This question lead me to examine a series of principles expressed in The Pedagogy of the Oppressed, the seminal book of Paulo Freire. Freire, trained as a lawyer, chose to work as a secondary school teacher, and later became the minister of education of Pernambuco, before he had to escape Brazil after the military coup. The book was written in Chile, in 1968, a few years before the election of Salvador Allende.
For Freire, it only makes sense to speak of pedagogy if it includes the perspective of the liberation of the oppressed (Freire, 1969). As a marxist, Freire sees his pedagogical method as a way for the oppressed to learn how to change the conditions under which they can transform a world made by and for their oppressor. A first very important concept developed by Freire is what he calls the “banking” pedagogy. The oppressor imposes a world in which only the members of a certain class have access to knowledge or are born to acquire it6. The others merely have the right to assimilate passively a never ending recital: Lima is the capital of Peru, two and two make four, etc. The learners are considered empty entities where their master make the “deposit” of fragments of knowledge. The empty oppressed is filled with the oppressor’s content. But the master is not interested that the oppressed may productively use this knowledge for the improvement of his/her condition. What the learner learns in such a scheme is to repeat and reproduce. The knowledge “desposited” by the oppressor remains the oppressor’s property. The pedagogy proposed by Freire is in total opposition to this idea. For him, the oppressed never comes “empty” of knowledge and the first stage of the educational process is to make the learner realize s/he has already produced knowledge even if (and even more so) this knowledge doesn’t count as such in the traditional pedagogical framework.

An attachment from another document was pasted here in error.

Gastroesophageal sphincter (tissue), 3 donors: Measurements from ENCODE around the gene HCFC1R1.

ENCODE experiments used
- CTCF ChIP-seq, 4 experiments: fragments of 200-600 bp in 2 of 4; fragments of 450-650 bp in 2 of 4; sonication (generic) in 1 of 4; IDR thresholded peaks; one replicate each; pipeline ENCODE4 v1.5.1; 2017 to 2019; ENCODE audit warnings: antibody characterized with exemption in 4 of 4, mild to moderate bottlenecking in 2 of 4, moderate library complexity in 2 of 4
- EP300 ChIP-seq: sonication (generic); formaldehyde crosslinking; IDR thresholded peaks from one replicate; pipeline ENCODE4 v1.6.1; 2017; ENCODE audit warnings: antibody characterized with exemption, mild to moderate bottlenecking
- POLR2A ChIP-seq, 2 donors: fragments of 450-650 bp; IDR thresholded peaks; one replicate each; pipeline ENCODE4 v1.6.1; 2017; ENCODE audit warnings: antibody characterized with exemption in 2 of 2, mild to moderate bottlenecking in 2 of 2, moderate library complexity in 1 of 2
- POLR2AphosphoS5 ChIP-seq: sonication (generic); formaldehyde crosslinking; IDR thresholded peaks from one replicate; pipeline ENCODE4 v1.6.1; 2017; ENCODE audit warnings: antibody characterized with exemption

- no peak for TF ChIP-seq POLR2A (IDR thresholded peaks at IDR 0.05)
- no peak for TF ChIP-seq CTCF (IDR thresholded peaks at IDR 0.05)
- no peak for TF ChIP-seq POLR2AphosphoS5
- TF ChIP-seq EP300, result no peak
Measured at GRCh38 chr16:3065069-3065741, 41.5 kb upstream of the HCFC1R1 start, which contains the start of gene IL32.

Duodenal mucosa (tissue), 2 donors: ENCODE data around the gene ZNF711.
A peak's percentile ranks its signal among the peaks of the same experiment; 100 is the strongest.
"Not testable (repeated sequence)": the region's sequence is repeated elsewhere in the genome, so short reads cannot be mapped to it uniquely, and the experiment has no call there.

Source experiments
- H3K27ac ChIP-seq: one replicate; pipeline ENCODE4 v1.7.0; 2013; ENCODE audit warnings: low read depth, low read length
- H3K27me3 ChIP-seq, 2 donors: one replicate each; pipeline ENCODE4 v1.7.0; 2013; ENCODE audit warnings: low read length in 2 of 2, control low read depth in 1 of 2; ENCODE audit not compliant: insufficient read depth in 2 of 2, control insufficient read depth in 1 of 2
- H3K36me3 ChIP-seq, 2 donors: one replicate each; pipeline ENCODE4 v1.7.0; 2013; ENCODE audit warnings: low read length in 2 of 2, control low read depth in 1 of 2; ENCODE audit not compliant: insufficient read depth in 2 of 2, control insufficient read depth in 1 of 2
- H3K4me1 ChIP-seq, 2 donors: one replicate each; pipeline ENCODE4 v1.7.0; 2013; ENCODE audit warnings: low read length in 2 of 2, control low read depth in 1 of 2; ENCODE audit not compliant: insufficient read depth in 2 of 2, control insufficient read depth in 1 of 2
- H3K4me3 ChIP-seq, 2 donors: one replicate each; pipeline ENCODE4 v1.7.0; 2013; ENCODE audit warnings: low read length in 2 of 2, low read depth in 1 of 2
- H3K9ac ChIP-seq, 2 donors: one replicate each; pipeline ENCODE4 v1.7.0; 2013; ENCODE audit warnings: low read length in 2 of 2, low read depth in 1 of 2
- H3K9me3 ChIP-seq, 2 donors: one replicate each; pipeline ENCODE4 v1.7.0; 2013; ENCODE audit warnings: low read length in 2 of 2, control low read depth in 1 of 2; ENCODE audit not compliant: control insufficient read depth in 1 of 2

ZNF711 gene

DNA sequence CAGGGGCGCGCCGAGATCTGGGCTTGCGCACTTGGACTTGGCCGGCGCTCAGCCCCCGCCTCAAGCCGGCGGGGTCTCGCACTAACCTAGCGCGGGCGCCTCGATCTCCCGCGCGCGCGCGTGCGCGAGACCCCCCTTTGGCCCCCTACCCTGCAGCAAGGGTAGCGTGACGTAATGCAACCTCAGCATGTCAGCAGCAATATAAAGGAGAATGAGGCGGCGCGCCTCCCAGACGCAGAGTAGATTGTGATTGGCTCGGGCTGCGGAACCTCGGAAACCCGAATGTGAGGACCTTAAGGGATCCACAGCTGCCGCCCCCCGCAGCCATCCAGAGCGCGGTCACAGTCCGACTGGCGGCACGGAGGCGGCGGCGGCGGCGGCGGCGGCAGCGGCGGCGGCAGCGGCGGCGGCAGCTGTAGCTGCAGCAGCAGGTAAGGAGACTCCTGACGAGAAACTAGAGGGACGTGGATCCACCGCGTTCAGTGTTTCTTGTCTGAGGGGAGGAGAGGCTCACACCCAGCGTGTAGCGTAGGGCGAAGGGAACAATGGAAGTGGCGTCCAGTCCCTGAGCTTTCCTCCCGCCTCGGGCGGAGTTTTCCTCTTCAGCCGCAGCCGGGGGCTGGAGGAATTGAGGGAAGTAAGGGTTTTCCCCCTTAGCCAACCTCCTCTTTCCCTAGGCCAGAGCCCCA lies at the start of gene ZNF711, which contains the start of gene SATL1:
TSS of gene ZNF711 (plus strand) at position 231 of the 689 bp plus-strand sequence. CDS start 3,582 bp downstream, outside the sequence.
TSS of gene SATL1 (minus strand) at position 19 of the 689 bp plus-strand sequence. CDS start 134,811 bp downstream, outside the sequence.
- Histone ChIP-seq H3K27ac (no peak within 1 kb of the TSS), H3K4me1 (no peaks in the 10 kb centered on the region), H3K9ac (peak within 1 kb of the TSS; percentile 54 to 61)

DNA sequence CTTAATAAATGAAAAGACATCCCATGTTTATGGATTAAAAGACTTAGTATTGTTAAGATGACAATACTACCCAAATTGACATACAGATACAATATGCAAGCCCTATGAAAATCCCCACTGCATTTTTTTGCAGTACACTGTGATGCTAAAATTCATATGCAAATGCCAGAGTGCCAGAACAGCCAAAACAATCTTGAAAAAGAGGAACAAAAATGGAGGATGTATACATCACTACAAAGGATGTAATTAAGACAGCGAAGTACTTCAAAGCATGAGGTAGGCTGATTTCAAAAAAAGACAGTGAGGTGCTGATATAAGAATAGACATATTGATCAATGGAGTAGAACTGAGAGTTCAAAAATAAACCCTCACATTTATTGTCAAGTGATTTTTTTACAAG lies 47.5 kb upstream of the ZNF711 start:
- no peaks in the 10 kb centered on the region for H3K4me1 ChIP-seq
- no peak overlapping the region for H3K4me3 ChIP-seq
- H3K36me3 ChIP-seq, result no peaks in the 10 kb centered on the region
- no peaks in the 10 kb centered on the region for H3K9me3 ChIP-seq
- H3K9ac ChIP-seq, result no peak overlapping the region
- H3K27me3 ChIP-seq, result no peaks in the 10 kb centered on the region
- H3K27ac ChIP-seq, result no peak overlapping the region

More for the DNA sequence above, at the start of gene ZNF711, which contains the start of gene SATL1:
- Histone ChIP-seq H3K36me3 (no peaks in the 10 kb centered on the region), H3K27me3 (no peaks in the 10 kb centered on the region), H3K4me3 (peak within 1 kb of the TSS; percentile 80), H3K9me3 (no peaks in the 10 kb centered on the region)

This leads to a second point. The humanity of the subject with whom s/he engages in a pedagogical relationship is not taken for granted. The subject comes alienated and dehumanized. The category “human” is a problematic one and it is only through the process of learning that humanization takes place. And what counts in the process of humanization is precisely to get rid of the oppressor the oppressed hosts inside him/her. The oppressed is made of the oppressor and has internalized his world view. Freire insists regularly on the fact that a teaching that would fail in the process of helping the learner to free oneself from the oppressor’s world view, and merely let him acquire more power through knowledge will ultimately fail in creating a revolutionary subject. It would risk to create better servants of the current oppressor or, worse, new and more efficient oppressors.
The third book’s striking point is the affirmation that nobody is a liberator in isolation and that nobody liberates him/herself alone. Liberation through pedagogy always happens when the learner and the “teacher” are mutually liberating each other. There is no idea a priori of what the liberation pedagogy should be. Both entities are learning the practices that will lead to freedom from the relationship itself.
I would now like to use these three principles (“banking” pedagogy, the internalized oppressor and mutual liberation) to revisit the methods of learning used in machine learning. And use these principles to articulate prospective questions.
For Freire, the relationship between the learner and the teacher is considered as a situation of mutual liberation. If we apply this to machine learning, we need first to acknowledge the fact that both the people who teach machines and the machines themselves are entrapped in a relationship of oppression where both are loosing agency. To free algorithms and trainers together, both need to engage in a relationship where an iterative dialog is possible and where knowledge can circulate. This should lead us to examine with great scrutiny how this relationship is being enframed and scripted. Usually for instance, the data collection and the “ingestion” of the data by the algorithm are two distinct processes separated in time and space. Making it impossible for a dialogical relationship to happen. How then to reconnect both processes and make machine learning become a dialogical process from the start?